Are grades inflated in the College--and does it matter? Debate over these questions is not new (see "Desperately Seeking Summa,"...
Are grades inflated in the College--and does it matter? Debate over these questions is not new (see "Desperately Seeking Summa," May-June 1993, page 36). But the person who persists most ardently in addressing the issue--Harvey C. Mansfield Jr. '53 (summa cum laude), Ph.D. '61, Kenan professor of government--is pursuing a novel tack to raise it anew.
At the beginning of spring term, Mansfield announced that he would award students in Government 1061, "The History of Modern Political Philosophy," two marks: one reflecting his assessment of their work; and another, adjusted to the prevailing curve of grades handed out to undergraduates generally, to be forwarded to the registrar and recorded on their transcripts. The dual grading track, Mansfield said, would simultaneously enable students to enroll ("I was punishing the students who had the courage to take the course and risk a below-average grade"), while relieving the "strain on my conscience" from conforming to a prevailing system he considers biased. (In his thirty-fifth reunion report, Mansfield observed, "I confess I secretly enjoy my reputation as a tough grader.")
The initial reaction was as Mansfield intended. Registration surged to 110 students, he said--about double the number who took the course the last time he taught it. Grading of the required three papers and final examination will be done by four teaching fellows; to assure "consistency if not uniformity," Mansfield said, the teaching fellows will exchange bluebooks and confer, and he will, as well, "read the best bluebooks, the worst, and a sampling of those between."
Mansfield's new approach attracted plenty of attention, from the front pages of the Crimson and the Boston Globe to the Chronicle of Higher Education.
It also reopened old disputes. In light of data showing nearly three-quarters of undergraduate grades now falling into the range of B+ and above, Mansfield offered varying explanations for the phenomenon. As he sees it, one stems from a late-1960s degeneration from standard-setting into a feel-good culture prizing self esteem (on which, generally, see "The Thirty Years' War," September-October 1999, page 56). Reprising an argument he has made earlier, he also posited a faculty response to affirmative action, with professors of that period unwilling to give Cs to any newly arrived black students they considered average performers, and therefore moving their curve up for all students. (Others who weigh in suggest that grade inflation represents a hangover from the Vietnam War: willingness then to bend the rules to help students maintain draft deferments, and reluctance now to make it more difficult for a student to get into a top-tier professional or graduate school.)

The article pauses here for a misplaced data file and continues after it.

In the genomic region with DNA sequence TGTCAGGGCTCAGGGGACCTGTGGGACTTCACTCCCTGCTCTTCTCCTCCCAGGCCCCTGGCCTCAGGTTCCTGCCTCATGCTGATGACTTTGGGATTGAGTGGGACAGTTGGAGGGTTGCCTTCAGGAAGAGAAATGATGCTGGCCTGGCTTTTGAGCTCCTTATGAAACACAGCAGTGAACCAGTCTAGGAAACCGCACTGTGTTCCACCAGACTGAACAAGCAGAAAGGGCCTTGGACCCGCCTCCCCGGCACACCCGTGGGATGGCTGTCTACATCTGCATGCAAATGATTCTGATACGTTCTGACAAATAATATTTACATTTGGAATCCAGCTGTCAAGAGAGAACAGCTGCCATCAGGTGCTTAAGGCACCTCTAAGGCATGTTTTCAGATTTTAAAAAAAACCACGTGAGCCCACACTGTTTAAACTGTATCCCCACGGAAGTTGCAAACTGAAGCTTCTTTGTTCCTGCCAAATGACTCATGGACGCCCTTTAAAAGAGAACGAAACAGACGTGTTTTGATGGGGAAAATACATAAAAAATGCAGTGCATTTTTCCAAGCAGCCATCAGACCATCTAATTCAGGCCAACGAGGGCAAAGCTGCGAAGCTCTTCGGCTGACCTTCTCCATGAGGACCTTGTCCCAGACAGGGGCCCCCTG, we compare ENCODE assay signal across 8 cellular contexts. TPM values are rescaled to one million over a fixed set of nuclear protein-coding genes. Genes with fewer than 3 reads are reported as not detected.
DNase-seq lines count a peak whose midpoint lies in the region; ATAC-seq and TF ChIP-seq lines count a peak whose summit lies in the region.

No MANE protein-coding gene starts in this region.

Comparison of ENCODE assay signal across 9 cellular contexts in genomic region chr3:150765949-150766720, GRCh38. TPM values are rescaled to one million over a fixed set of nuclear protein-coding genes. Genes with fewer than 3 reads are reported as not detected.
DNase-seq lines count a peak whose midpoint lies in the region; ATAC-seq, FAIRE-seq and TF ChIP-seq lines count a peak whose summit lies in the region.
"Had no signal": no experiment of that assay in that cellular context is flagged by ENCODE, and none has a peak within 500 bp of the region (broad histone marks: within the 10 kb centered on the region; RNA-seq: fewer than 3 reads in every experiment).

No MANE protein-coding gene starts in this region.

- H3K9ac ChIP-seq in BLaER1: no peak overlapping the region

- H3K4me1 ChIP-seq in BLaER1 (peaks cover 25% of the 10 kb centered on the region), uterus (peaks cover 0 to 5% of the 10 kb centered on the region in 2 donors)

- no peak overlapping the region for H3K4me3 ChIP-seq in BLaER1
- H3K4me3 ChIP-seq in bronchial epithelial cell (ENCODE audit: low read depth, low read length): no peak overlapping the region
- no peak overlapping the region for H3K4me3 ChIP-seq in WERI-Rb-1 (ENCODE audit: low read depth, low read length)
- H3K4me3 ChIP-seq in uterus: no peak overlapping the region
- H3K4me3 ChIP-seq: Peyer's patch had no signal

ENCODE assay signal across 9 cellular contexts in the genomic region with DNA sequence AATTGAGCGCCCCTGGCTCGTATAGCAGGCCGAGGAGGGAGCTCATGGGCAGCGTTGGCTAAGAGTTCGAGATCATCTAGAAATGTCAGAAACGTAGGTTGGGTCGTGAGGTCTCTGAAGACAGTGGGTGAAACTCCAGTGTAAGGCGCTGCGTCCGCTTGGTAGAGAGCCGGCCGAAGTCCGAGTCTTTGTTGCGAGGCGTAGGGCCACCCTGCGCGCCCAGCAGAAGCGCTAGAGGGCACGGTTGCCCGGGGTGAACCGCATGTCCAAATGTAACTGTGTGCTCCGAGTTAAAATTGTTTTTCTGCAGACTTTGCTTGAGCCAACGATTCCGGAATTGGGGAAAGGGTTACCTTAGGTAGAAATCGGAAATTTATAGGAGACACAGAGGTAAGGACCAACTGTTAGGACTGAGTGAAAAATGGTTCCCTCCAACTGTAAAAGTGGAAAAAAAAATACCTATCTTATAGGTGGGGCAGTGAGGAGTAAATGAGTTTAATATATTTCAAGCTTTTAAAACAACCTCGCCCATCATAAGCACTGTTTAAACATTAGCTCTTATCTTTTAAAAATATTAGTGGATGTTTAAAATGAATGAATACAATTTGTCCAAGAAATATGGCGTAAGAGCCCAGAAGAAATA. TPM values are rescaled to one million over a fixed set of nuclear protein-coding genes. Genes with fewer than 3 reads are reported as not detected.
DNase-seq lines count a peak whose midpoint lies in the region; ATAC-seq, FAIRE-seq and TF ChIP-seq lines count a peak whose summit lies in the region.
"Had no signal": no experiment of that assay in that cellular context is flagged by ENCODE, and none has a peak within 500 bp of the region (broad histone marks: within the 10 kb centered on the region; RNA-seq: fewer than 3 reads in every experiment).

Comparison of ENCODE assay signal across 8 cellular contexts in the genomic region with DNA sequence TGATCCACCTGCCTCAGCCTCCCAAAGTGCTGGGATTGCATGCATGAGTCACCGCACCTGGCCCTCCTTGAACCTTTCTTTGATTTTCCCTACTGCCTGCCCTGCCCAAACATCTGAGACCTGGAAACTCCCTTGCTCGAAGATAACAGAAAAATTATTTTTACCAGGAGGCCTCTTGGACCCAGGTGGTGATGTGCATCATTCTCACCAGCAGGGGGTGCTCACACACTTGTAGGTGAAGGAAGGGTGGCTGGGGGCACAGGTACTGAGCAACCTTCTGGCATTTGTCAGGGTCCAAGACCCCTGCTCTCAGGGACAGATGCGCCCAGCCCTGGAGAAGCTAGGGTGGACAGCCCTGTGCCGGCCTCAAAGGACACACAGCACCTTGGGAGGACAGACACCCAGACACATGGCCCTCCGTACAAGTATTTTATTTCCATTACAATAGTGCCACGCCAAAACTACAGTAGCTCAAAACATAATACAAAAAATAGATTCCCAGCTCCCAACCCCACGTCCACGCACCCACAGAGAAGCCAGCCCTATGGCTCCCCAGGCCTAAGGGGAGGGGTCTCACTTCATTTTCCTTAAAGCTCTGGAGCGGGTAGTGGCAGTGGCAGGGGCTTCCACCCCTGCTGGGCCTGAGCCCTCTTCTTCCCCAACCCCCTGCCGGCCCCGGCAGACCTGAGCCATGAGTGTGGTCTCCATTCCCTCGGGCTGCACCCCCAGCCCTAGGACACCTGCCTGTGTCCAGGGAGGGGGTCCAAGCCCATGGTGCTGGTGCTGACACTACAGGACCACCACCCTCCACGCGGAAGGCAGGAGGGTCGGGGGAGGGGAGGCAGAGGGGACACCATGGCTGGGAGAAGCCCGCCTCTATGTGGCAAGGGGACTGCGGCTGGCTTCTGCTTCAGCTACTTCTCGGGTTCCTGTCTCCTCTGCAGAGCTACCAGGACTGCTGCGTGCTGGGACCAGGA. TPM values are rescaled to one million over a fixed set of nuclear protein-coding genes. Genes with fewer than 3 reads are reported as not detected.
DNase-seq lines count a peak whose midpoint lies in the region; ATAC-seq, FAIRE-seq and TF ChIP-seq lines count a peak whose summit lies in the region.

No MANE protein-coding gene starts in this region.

Mansfield's affirmative-action thesis, unsurprisingly, provoked a reprise of the reaction it evoked in 1993. Deans denounced it in interviews and e-mails to the Crimson and Globe, saying there were no data to support his interpretation. Student letters to the Crimson divided between those who thought he was guilty of racism and those who agreed that grading had gone flabby and ought to be toned up. The Black Students' Association (BSA) organized a silent protest during one of Mansfield's lectures, and later met with him privately; afterward, BSA officers told the Crimson they were satisfied with the discussion. Following a separate meeting with the BSA, President Neil L. Rudenstine issued a statement declaring, "Nothing I have personally observed, and nothing I have read or heard, leads me to believe that grade inflation resulted from the enrollment of greater numbers of minority students."
The president, in fact, has "read and heard" about the subject in some depth, as he demonstrated at a Faculty of Arts and Sciences meeting last October, when Mansfield rose to ask him about the phenomenon of grade inflation generally. Rudenstine noted that the first observable grade inflation occurred from 1947 to 1949, when returning veterans of World War II swelled the College ranks--and graduated with a higher proportion of honors than any previous class. His experience in the years since, Rudenstine said, suggested that the trend of grades had been almost consistently upward. During his graduate studies at Harvard in the early 1960s, for instance, a grade of B was tantamount to failing out of the doctoral program. (Rudenstine cleared the hurdle, earning his Ph.D. in 1964, following Mansfield by three years.)
In this light, the president said, the important matters were whether Harvard grades could be properly interpreted within the College, and externally when Harvard students were compared to others, and--most importantly--whether students were in fact learning. On that point, he said, the evidence was good, and the shifting grade scale, throughout society, was relatively less important.